Battle of Lake Champlain
Battle of Plattsburgh, also called the Battle of Lake Champlain happened September 6 to 11, 1814. It resulted in an important American victory that saved New York from a British invasion via the Hudson River valley. A British army of some 14,000 troops under Sir George Prevost reached Plattsburgh in a joint land and sea operation. The Americans included 1,500 regulars and about 2,500 militia commanded by Gen. Alexander Macomb, supported by a 14 ship American naval squadron under Commodore Thomas Macdonough.
With fresh reinforcements from Britain, Lieutenant General George Prevost, governor general of Canada, initiated his plan to seize the American base at Plattsburg, New York, and destroy the American fleet on Lake Champlain. Prevost’s objective was uncontested control of the lake.
To accomplish this, Prevost planned a joint land and lake attack. He advanced a British force of 10,350 along Lake Champlain’s south shore and on September 6 occupied Plattsburg, west of the Saranac River. Across the river, American defensive positions guarded the bridges. The American flotilla commanded by Captain Thomas Macdonough anchored off shore on the lake. The ships of the flotilla were USS Saratoga, Eagle, Ticonderoga, and Preble, plus ten gunboats. Prevost’s assault was to be coordinated with an attack on Macdonough by Captain George Downie’s naval squadron. It consisted of HMS Confidence, Linnet, Chubb, and Finch, plus twelve gunboats.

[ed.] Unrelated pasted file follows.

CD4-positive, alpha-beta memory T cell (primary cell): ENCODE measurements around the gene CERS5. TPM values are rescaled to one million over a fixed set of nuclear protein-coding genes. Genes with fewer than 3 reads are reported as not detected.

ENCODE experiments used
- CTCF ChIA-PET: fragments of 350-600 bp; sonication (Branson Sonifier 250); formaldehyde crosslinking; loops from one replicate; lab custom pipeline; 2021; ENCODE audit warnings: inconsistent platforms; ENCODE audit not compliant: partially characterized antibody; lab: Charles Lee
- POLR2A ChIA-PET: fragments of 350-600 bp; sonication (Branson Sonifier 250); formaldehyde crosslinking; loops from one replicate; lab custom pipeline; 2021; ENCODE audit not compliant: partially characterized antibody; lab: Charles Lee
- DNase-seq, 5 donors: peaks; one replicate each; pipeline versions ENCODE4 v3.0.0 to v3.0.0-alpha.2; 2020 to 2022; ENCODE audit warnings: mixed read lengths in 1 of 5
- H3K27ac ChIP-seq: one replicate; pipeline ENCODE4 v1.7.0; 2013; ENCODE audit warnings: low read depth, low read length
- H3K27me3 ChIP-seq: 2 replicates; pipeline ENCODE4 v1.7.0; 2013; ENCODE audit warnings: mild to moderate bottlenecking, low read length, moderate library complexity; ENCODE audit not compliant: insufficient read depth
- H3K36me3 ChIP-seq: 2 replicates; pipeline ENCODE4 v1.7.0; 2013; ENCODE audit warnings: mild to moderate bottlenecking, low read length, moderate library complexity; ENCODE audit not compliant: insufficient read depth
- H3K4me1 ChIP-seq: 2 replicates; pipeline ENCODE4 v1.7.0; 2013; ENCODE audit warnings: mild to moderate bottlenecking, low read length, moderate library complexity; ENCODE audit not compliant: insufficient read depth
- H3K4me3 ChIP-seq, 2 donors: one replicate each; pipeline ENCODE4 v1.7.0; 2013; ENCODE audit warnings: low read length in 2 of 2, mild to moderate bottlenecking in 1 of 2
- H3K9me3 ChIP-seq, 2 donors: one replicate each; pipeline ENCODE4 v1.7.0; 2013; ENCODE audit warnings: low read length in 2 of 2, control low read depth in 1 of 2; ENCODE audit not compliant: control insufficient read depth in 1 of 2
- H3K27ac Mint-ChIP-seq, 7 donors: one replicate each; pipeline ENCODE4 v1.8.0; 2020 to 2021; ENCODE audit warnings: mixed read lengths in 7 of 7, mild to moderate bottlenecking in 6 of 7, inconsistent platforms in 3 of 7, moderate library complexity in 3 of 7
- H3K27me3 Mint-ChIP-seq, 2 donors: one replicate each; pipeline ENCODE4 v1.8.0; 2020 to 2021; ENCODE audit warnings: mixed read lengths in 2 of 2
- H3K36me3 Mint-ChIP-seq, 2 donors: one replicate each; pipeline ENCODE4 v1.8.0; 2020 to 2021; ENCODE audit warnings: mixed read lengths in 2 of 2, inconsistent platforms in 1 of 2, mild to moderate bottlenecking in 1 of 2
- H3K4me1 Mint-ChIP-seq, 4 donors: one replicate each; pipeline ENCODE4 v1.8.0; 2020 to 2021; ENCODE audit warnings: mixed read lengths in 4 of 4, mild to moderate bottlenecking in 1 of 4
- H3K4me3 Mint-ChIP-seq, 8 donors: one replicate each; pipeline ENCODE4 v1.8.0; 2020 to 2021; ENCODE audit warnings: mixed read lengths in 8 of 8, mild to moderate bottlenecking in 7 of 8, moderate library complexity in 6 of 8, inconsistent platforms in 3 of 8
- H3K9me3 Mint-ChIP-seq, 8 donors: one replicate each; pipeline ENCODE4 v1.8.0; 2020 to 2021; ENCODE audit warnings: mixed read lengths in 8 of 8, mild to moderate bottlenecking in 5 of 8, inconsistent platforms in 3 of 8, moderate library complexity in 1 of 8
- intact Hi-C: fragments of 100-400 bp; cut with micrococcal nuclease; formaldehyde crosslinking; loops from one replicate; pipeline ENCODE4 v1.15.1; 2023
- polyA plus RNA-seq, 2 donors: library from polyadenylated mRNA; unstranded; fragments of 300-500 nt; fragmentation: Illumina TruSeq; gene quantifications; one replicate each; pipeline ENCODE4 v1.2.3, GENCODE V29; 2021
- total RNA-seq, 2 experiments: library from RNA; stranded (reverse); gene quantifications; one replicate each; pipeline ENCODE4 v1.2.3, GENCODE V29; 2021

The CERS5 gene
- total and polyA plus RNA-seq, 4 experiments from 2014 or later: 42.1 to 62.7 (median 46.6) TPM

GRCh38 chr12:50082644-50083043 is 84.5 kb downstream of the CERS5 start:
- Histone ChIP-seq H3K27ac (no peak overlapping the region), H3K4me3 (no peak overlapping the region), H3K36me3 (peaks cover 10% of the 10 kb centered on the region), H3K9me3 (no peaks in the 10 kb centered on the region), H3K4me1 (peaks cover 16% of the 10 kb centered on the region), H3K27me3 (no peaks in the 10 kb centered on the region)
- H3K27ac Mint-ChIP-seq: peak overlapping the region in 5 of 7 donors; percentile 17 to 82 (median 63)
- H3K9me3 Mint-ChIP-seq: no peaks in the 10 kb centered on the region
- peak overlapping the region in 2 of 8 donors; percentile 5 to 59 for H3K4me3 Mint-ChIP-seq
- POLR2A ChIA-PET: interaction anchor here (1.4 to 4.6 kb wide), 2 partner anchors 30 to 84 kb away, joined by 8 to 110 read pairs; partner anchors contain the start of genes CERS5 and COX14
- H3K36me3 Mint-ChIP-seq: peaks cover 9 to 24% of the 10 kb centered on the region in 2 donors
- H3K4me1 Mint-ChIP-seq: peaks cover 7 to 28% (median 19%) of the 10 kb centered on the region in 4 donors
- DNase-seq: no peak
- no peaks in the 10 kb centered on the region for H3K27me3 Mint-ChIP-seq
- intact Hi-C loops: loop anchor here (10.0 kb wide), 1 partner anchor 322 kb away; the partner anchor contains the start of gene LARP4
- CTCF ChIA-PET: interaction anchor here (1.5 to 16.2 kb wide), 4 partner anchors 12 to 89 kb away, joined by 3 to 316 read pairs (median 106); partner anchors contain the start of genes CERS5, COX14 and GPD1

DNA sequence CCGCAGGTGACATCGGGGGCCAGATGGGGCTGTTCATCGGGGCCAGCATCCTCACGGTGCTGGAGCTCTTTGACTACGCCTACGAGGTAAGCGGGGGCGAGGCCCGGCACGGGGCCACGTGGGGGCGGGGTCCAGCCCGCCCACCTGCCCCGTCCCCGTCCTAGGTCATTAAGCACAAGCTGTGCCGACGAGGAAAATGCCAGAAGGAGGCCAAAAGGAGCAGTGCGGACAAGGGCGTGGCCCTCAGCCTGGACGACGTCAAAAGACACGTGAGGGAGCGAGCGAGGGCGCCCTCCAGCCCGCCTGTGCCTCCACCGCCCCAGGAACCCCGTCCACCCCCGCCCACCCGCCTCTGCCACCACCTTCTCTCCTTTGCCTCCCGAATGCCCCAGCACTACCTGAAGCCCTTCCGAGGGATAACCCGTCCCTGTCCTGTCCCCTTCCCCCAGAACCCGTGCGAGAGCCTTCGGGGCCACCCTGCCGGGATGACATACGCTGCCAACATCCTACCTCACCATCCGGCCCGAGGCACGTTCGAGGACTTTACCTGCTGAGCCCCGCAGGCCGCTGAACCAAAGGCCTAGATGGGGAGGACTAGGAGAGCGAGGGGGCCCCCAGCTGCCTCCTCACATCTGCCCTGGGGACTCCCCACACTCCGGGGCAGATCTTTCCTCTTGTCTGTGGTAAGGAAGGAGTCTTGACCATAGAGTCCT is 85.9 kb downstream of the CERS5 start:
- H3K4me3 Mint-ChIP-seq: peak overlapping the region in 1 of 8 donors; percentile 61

Downie arrived on September 11. He ordered his four ships abreast and sailed directly at the American line, firing his long-range guns. Macdonough’s guns were shorter range but heavier. The wind died, disrupting Downie’s formation. When the starboard batteries of USS Saratoga and USS Eagle were damaged, Macdonough used anchors to swing the ships so that their port guns could fire broadsides. Downie was crushed and killed by cannon and HMS Confidence, badly damaged, soon surrendered. USS Ticonderoga and USS Preble forced HMS Finch to beach, but USS Preble was heavily damaged. USS Chubb and USS Linnet did little and both struck their colors after being hit by several broadsides. Prevost watched the naval disaster and revoked his already on-going attack. The next day he withdrew his army back to Canada.
The result for the US was approximatley 100 dead, 120 wounded; for the British it was some 380 killed or wounded, more than 300 captured or deserted. The US victory at Plattsburgh influenced the terms of the December peace, drawn at the Treaty of Ghent, which ended the War of 1812.